A tourist walking through Havana’s “Barrio Chino” generally finds the experience distinct from visits to other Chinatowns around the world in one rather important respect: The remarkable absence of Chinese people. Until COVID-19 wiped out the tourism sector, a mainstay of the Cuban economy, travellers were more likely to run into one of the 60,000 or so Chinese tourists who visit the country annually than a local, Chinese-Cuban resident. Although Cuban official history highlights the roles of several revolutionary military leaders of Chinese descent, most of the country’s Chinese community, historically concentrated in the urban commercial sector, rapidly emigrated following the 1959 revolution. Some left early, wary of the new regime after having kept a close eye on the progress of China’s own revolution, while others departed later, following the expropriation of their businesses. Still, what the island nation lacks in the form of a Chinese diaspora, it increasingly makes up for in Chinese imports, aid, and investment. That same tourist is likely to have traveled around the country on a Chinese-made bus and is reliant on Chinese-developed infrastructure to gain access to the internet.
China has become the island’s second largest trading partner, after Canada, and its single largest source of technical assistance, with Havana officially signing up to the Belt and Road Initiative (BRI) in 2018 during President Miguel Diaz-Canel’s first visit abroad after taking over from former President Raul Castro. The trip itself was also notable as something of a Cold War nostalgia tour — with Diaz-Canal including Russia, Vietnam, and Laos on his itinerary.
While reliable statistics are hard to come by, economists in Havana contend that China has already surpassed Vietnam as the island’s main source of investment from Asia (Hanoi and Havana have maintained consistently close economic and political relations deriving from their Cold War history). Cuba’s first computer assembly plant was opened in 2017 by Haier. Chinese cars are now a regular part of Havana traffic — joining the 1950s American Chevrolets and Fords and Soviet Ladas that have dominated the island’s roads for decades, demonstrating the country’s distinctly visible automotive history of geopolitics.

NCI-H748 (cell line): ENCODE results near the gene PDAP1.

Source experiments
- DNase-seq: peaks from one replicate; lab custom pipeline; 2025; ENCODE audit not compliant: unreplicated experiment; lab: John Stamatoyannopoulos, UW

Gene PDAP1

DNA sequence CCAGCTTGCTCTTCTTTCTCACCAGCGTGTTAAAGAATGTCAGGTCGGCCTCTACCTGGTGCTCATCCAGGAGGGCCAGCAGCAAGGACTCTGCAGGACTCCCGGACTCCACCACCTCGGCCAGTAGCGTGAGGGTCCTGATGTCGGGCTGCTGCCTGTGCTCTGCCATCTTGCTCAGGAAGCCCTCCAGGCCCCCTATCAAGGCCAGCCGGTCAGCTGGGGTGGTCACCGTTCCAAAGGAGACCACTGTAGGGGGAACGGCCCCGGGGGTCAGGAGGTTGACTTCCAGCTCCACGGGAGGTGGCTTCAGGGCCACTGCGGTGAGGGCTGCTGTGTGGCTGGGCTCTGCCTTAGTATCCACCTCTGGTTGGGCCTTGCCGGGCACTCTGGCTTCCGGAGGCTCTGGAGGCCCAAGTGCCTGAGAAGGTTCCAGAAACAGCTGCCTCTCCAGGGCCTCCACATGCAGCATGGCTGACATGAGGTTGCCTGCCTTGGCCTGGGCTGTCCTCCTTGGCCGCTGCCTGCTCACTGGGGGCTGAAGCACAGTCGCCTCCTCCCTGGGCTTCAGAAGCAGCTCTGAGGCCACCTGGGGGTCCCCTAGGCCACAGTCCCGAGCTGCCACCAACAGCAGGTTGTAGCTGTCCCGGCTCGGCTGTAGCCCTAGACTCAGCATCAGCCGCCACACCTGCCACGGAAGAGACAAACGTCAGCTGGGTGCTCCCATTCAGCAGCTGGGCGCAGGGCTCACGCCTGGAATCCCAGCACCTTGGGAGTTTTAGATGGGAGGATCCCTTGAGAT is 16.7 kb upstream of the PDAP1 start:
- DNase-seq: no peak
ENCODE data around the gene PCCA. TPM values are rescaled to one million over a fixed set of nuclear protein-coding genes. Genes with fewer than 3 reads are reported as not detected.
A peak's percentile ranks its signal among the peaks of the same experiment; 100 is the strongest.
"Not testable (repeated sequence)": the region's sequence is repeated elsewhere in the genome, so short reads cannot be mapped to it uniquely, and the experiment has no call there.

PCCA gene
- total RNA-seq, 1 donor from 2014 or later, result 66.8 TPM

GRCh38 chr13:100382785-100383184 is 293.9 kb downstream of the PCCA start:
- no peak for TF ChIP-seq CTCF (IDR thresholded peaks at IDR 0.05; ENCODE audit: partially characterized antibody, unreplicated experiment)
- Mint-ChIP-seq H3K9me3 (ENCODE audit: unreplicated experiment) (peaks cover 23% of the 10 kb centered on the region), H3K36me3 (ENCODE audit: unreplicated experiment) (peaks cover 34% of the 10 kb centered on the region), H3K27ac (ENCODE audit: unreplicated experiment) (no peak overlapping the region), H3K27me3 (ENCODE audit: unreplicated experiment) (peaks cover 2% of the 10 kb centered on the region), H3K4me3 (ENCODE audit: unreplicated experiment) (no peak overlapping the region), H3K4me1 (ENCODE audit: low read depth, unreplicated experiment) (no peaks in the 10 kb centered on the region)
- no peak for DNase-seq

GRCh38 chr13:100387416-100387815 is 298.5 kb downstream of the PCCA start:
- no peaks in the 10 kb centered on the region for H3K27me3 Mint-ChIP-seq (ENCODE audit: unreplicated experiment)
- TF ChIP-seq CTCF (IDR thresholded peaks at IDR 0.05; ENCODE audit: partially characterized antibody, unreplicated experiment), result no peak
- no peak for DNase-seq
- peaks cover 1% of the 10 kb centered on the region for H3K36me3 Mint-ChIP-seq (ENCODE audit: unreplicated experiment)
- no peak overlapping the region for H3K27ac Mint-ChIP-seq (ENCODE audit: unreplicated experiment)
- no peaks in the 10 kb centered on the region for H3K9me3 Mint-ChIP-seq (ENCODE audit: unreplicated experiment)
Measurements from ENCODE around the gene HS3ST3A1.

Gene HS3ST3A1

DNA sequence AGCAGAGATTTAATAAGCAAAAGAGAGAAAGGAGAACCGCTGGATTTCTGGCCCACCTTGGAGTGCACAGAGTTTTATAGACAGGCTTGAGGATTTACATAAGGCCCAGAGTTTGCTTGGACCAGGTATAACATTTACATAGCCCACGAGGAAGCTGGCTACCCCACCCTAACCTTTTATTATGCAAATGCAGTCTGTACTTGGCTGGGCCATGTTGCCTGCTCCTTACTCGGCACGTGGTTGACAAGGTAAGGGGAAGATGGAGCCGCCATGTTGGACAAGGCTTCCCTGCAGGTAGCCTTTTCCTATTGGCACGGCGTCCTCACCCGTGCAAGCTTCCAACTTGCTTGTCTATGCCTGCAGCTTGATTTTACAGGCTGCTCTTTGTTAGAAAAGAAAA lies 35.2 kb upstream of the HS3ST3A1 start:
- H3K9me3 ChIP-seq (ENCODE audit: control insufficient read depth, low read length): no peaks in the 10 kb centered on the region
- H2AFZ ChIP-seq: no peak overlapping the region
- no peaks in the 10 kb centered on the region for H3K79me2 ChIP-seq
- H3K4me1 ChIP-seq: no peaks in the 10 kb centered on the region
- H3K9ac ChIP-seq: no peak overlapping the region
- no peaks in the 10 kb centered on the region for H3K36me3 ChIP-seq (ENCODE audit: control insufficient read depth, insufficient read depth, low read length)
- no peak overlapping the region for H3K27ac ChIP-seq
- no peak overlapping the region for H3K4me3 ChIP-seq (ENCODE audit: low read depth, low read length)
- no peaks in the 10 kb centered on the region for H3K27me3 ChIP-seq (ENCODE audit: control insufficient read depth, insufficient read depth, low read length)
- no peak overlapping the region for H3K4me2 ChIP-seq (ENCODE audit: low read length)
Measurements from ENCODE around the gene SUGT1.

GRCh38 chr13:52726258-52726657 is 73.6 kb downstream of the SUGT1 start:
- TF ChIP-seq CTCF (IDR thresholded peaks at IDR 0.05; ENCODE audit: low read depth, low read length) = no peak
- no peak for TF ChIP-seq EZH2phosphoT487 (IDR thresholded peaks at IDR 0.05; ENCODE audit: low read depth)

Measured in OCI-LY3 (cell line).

Chinese firms have also made significant investments in the country’s relatively strong pharmaceutical sector — most recently joining together in the production of the drug Interferon ALFA-2B, currently in clinical trials as a treatment for COVID-19. Despite Cuba’s much vaunted health care system (the quality of which remains a point of considerable debate), since the coronavirus crisis struck the island, it has been Beijing that provided over 80 tons of medical supplies to keep the country’s hospitals functioning.
A container port in the eastern city of Santiago de Cuba, funded by a $120 million Chinese loan and developed by China Communications Construction Company Ltd (CCCC) opened last year; and Chinese firms also have a presence in the Mariel Special Economic Zone (SEZ) — an ambitious initiative that has suffered from Havana’s “two steps forward, one step back” model of economic reform and the country’s dual currency system. The island’s creative approach to monetary policy — which has left the island import-dependent and stifled any significant foreign investment by utilizing a local form of the Cuban Peso (CUP) in tandem with the Convertible Cuban Peso (CUC), pegged at 1:1 to the U.S. dollar but with a conversion rate at roughly 24:1 versus the local peso — will officially come to an end next week. Cuban officials remain optimistic that this reform, despite short term pain, will bring about increased investment as the country suffers from its worst economic crisis since the 1990s “Special Period” when Havana was forced to confront economic reality absent Soviet subsidies.